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Selection guide

Business Objectives

Buying a new system, implementing it and training your staff is a time-consuming and expensive process. Do not start until you have a clear idea of the business objectives and what processes you want to improve.

Write them down and discuss with stake-holders, the more senior the better, so include VP’s or even the CEO where possible. Solicit their input on the value of objectives that are not directly quantifiable. For example, if the VP says that halving the turn-around time for contract renewals will so improve custom satisfaction that it will increase sales by 10%, that is a metric that you can build into your ROI analysis.

Contract Software ROI

The key is to base your Contract Software ROI calculations on hard numbers, or the estimates of senior executives, not on your own beliefs. The system may help to:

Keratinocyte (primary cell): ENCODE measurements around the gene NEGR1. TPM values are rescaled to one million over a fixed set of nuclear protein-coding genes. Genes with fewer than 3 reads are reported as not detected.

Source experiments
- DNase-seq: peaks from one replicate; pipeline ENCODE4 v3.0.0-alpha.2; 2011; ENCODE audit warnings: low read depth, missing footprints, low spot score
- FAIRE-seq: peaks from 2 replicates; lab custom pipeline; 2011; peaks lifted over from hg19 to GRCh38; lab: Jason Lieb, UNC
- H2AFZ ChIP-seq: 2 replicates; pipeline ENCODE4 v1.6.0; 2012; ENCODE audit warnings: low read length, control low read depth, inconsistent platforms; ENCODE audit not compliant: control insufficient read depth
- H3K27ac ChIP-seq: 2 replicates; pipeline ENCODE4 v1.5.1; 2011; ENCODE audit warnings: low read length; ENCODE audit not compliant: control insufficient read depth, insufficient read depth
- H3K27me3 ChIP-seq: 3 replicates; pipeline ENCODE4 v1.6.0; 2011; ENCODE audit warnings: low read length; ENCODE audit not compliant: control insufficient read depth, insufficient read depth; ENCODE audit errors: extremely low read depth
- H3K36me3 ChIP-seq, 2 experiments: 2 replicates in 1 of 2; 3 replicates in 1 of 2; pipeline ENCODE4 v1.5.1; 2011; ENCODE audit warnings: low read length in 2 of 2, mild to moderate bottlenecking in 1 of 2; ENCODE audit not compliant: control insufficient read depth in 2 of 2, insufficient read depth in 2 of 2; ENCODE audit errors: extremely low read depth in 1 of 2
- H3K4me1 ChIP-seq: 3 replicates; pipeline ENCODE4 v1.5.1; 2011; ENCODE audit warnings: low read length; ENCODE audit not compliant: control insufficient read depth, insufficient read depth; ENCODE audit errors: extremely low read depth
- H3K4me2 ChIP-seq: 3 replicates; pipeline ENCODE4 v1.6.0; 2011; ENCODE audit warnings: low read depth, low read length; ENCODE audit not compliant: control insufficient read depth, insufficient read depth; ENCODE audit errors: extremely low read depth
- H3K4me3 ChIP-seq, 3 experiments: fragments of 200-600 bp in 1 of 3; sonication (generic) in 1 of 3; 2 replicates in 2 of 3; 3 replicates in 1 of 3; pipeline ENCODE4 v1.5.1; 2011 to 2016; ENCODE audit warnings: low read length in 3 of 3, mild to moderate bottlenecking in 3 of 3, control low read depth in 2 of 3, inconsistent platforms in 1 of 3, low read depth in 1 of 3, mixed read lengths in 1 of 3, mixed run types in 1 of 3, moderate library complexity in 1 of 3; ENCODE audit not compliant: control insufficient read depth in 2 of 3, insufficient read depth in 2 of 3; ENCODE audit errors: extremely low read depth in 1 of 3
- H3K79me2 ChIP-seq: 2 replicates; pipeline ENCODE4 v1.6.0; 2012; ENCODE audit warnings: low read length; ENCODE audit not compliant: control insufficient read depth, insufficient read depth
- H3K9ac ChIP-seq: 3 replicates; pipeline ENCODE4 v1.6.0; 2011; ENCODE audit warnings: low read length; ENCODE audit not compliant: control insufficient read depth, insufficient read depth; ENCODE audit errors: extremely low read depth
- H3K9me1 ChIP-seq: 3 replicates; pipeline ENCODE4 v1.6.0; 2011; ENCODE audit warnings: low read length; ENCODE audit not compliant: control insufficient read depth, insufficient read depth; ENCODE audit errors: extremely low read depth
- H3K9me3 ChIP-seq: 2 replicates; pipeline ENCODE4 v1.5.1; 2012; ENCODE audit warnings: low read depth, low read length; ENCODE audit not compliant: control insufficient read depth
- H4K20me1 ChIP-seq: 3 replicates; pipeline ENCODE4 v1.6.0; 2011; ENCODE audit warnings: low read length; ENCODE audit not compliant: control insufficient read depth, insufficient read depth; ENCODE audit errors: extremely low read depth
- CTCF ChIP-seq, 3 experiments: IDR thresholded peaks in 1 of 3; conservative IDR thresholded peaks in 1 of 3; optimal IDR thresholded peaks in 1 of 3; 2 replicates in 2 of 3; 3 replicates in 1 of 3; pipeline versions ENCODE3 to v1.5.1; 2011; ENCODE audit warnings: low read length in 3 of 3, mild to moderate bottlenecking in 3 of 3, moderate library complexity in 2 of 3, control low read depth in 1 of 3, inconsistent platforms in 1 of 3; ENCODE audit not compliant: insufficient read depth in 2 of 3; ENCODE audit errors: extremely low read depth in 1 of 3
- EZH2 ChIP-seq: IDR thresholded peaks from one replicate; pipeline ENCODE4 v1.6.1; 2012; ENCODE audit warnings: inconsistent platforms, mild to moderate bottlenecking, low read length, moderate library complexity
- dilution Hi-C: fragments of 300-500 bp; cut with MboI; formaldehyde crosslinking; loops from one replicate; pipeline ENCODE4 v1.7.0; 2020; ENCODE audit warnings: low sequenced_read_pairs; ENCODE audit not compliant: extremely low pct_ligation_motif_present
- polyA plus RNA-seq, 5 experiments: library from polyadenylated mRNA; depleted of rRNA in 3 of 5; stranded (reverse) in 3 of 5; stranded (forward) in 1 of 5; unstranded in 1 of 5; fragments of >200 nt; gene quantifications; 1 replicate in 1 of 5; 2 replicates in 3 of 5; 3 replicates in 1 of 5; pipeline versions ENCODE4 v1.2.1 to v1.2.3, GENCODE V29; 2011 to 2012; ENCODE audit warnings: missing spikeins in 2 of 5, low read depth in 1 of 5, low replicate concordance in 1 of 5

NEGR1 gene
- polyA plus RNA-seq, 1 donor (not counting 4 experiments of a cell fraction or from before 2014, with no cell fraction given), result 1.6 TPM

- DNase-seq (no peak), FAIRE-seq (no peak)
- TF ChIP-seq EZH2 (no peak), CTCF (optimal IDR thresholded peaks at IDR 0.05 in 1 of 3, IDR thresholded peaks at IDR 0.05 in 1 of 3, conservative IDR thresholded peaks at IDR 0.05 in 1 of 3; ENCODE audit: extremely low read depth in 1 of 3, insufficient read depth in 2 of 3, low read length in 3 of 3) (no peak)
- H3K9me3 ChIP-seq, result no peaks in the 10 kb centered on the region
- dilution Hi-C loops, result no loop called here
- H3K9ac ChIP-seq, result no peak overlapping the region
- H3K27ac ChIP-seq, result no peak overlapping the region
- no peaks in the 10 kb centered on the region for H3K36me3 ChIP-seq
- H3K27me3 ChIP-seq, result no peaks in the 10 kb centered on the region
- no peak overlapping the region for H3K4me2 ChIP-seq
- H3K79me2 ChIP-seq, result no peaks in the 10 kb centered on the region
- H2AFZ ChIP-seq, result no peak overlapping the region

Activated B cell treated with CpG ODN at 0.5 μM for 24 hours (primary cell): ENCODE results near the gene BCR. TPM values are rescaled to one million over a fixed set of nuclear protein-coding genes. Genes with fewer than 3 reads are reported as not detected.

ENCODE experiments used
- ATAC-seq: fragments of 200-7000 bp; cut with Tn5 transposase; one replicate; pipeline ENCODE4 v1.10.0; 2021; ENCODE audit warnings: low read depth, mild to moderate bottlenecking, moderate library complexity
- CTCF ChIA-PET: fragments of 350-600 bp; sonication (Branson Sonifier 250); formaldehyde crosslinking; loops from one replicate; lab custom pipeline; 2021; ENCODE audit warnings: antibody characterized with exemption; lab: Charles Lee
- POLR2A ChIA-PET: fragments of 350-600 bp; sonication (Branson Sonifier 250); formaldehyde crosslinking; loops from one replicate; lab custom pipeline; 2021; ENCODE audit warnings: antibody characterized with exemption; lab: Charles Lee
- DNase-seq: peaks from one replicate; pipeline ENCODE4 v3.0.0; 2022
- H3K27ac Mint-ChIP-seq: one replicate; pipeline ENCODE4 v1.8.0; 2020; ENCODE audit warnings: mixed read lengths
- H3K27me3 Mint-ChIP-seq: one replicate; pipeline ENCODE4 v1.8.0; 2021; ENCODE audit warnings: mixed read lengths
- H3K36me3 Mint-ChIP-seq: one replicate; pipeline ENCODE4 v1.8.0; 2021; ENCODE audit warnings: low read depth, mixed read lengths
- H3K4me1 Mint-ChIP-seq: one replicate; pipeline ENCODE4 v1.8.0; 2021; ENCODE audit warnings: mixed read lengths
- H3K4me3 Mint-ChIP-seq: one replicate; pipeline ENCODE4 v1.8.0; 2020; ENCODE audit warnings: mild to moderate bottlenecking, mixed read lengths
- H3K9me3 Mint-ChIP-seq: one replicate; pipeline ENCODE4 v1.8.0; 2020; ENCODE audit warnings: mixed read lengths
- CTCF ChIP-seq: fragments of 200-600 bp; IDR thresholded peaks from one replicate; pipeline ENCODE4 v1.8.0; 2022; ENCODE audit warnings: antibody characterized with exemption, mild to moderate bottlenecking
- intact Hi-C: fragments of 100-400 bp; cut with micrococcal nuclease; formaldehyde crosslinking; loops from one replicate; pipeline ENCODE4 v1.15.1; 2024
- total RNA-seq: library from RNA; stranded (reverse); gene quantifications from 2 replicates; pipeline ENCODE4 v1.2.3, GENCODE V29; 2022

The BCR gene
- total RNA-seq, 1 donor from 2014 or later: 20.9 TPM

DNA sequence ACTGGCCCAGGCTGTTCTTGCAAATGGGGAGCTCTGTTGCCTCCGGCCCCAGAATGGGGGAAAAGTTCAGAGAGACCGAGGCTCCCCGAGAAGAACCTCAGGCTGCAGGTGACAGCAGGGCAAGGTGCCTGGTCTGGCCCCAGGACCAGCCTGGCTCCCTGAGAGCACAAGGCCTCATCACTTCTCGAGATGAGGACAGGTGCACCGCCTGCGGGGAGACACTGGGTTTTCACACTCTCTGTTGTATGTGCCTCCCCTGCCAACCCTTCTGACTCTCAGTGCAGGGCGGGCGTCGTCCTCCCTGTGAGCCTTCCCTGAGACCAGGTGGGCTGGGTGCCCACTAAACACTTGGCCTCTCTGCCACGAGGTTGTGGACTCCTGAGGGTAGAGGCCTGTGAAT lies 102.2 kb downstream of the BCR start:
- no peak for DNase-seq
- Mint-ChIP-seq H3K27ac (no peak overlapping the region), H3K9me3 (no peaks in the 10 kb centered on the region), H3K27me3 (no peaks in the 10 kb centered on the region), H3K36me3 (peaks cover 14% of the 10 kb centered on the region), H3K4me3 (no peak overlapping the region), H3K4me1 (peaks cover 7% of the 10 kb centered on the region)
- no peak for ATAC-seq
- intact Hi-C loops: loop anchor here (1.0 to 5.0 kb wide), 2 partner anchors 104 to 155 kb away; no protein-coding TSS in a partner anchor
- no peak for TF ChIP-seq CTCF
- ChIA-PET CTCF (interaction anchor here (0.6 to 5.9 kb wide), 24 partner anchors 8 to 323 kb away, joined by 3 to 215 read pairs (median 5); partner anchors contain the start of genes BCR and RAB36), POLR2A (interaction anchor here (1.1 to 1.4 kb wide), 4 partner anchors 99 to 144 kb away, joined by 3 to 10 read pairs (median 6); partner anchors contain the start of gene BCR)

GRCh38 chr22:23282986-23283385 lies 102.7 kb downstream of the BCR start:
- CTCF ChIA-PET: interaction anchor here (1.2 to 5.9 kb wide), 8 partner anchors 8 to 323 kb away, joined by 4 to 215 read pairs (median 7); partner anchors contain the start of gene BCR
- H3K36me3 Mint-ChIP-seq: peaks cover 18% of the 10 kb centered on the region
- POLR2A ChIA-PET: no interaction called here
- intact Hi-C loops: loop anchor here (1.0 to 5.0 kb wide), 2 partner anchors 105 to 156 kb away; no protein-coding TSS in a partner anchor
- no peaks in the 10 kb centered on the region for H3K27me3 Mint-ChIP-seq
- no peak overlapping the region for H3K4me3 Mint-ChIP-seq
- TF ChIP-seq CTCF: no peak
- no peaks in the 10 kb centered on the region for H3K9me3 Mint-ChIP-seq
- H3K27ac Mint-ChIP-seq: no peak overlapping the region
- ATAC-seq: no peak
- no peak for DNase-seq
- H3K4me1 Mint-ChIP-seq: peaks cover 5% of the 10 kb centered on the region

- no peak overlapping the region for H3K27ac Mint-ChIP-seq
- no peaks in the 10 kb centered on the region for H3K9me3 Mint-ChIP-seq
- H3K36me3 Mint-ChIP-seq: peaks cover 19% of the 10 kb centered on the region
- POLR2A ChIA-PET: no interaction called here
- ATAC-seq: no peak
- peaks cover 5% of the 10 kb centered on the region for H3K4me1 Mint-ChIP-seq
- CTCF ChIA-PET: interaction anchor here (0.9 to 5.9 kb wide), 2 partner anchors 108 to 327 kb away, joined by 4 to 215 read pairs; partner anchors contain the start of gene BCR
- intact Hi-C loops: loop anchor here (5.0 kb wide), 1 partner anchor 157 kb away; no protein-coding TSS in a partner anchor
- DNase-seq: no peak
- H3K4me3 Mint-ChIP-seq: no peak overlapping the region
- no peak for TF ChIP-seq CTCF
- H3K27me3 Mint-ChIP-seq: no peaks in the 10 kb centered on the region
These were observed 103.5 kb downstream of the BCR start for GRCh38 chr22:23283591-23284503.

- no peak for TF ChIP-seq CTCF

Once you have decided which processes are most critical, how they should work and the value attached to their improvement, you are ready to put together an RFP that describes what business processes your need the system to support.

Your goal is to find the system that can fully implement the business processes you have identified as most critical at a reasonable cost. Every vendor claims that their system will increase reduce costs, etc, so it is only by nailing down the details that you will find their limitations.

For example, rather than saying «The Contract Management system must assign tasks automatically», you might specify «When a new contract is proposed, it must be assigned to the team for that class of issue or time-zone automatically; the assignee should receive an immediate notification email with a link to view/edit the contract; this email and link should be accessible from their smart-phone; if the assignee does not update the record within 2 working days, it should be re-assigned to their manager... »

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